Israel says U.S. sees need for "tangible action" on Iran
JERUSALEM (Reuters) - The United States and Israel agree on the need for "tangible action" to prevent Iran from developing nuclear weapons, Israeli Prime Minister Ehud Olmert's spokesman said after a visit by U.S. President George W. Bush.
"We are on the same page. We both see the threat ... And we both understand that tangible action is required to prevent the Iranians from moving forward on a nuclear weapon," Olmert spokesman Mark Regev said on Friday.
Regev described diplomatic efforts so far to exert pressure on Iran as "positive", but added: "It is clearly not sufficient and it's clear that additional steps will have to be taken".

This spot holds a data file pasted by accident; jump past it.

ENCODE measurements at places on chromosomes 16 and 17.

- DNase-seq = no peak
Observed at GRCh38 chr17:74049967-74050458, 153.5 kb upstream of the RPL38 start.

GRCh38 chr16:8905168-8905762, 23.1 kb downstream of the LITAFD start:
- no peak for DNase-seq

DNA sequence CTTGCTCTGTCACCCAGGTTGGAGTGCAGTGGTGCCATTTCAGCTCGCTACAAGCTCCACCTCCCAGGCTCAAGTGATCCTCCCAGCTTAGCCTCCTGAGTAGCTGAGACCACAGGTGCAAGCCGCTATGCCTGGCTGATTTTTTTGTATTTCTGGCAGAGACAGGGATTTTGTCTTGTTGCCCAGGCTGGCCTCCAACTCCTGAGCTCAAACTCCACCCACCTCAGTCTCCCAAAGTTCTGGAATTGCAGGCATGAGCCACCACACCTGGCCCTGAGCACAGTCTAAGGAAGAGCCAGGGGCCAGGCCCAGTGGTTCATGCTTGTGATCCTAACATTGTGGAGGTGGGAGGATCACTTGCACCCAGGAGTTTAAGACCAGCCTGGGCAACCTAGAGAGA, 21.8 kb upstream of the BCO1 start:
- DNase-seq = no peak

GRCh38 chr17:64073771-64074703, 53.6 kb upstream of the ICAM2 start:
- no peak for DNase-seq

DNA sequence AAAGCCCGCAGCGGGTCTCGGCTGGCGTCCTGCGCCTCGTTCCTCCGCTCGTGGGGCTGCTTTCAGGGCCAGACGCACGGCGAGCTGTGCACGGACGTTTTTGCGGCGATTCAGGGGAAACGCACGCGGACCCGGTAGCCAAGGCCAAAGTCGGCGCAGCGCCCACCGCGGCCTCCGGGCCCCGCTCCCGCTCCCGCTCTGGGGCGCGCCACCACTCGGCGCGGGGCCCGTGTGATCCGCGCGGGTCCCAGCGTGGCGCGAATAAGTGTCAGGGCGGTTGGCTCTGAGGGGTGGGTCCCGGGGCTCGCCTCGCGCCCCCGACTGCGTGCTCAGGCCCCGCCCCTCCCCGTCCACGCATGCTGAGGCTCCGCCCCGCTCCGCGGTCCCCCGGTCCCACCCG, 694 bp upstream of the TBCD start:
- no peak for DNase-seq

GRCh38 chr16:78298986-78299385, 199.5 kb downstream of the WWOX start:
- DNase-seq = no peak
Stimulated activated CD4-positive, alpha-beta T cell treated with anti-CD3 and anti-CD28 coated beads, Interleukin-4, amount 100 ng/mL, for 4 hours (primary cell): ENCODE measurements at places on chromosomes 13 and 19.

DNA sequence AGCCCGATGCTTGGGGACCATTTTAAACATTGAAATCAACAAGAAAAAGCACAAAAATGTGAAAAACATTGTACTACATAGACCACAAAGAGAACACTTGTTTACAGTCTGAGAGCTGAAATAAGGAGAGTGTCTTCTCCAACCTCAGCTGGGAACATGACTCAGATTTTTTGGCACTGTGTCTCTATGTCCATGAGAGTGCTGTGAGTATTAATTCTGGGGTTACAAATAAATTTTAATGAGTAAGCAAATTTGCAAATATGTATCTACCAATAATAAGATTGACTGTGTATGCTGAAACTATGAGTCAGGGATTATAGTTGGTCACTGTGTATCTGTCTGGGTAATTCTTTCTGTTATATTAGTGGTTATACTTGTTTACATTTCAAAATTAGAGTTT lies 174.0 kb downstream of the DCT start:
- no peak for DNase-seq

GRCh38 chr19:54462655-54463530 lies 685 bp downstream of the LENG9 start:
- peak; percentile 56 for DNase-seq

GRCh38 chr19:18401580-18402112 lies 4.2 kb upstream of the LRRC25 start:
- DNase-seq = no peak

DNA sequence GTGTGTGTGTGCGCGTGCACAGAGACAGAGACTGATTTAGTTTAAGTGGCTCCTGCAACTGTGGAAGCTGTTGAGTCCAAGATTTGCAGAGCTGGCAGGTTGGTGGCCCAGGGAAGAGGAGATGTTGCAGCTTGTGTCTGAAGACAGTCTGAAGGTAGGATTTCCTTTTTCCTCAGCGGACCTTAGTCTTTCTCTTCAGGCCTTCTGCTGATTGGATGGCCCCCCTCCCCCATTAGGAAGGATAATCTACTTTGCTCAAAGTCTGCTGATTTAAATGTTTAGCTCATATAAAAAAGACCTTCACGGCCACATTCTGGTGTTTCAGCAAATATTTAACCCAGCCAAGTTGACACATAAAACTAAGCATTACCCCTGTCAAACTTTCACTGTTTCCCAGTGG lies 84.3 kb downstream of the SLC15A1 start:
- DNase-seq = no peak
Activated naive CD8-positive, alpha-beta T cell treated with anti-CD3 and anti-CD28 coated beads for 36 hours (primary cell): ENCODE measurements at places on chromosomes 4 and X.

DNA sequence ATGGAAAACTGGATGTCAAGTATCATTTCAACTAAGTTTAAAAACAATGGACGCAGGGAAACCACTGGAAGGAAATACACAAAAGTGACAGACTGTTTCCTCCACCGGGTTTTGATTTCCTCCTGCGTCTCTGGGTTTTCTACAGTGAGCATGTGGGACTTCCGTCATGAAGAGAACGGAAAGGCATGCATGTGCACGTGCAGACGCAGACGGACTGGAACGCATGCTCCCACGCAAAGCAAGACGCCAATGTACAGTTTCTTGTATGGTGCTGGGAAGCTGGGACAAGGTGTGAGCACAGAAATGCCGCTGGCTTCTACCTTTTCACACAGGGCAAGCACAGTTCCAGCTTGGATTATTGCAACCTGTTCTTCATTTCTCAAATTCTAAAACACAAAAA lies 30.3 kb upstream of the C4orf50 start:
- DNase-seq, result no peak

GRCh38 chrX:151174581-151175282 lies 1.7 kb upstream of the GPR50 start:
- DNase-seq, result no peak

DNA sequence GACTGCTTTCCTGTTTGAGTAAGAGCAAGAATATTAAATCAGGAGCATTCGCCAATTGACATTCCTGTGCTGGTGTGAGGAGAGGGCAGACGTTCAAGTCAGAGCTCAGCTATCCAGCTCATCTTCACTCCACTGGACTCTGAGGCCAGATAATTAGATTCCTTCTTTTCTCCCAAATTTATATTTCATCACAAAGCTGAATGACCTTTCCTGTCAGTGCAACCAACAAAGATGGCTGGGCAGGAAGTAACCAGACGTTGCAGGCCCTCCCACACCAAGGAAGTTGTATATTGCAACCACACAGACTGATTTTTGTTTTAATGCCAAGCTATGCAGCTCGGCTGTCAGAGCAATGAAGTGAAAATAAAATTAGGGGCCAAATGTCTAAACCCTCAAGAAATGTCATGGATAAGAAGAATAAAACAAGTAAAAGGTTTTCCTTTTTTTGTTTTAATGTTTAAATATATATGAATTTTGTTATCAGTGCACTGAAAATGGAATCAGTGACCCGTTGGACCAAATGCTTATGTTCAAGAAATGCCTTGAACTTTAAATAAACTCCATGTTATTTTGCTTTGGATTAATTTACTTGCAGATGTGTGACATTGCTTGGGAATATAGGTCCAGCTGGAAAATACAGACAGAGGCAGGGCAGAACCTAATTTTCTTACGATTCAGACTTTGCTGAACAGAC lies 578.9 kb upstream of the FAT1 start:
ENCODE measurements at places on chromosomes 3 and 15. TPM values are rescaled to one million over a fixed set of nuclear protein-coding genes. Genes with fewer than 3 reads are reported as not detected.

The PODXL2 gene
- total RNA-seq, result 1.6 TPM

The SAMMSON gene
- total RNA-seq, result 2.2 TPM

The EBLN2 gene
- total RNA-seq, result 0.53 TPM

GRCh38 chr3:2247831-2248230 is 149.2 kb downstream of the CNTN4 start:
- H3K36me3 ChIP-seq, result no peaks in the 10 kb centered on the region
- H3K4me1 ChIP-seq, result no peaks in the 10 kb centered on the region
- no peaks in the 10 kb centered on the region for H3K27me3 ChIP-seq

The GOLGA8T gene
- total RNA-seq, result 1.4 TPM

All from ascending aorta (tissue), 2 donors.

Asked about the option of using military force, Regev said: "Leaders of many countries have talked about many options being on the table and, of course, Israel agrees with that."
Bush ratcheted up his rhetoric toward Tehran in a speech to Israel's Knesset on Thursday, saying critics' calls for talks with Iranian President Mahmoud Ahmadinejad were comparable to the "appeasement" of Adolf Hitler before World War Two.
Bush vowed that Washington would stand with Israel in opposing Iran's nuclear ambitions, saying it would be "unforgivable" if Tehran were allowed to get the bomb.
Iran has said it will not stop uranium enrichment, which it says is for generating electricity only. In a separate development on Friday, the United States said it would sign an agreement with Saudi Arabia to help the kingdom develop peaceful nuclear energy.
(Reporting by Adam Entous; Editing by Mark Trevelyan)
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